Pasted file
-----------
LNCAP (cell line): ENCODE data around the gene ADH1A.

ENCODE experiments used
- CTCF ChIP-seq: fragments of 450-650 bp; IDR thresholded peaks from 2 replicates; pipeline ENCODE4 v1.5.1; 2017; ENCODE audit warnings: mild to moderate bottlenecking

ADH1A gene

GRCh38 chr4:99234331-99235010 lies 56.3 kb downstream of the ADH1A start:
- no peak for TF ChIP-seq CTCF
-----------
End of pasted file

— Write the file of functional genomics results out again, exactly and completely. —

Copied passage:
LNCAP (cell line): ENCODE data around the gene ADH1A.

ENCODE experiments used
- CTCF ChIP-seq: fragments of 450-650 bp; IDR thresholded peaks from 2 replicates; pipeline ENCODE4 v1.5.1; 2017; ENCODE audit warnings: mild to moderate bottlenecking

ADH1A gene

GRCh38 chr4:99234331-99235010 lies 56.3 kb downstream of the ADH1A start:
- no peak for TF ChIP-seq CTCF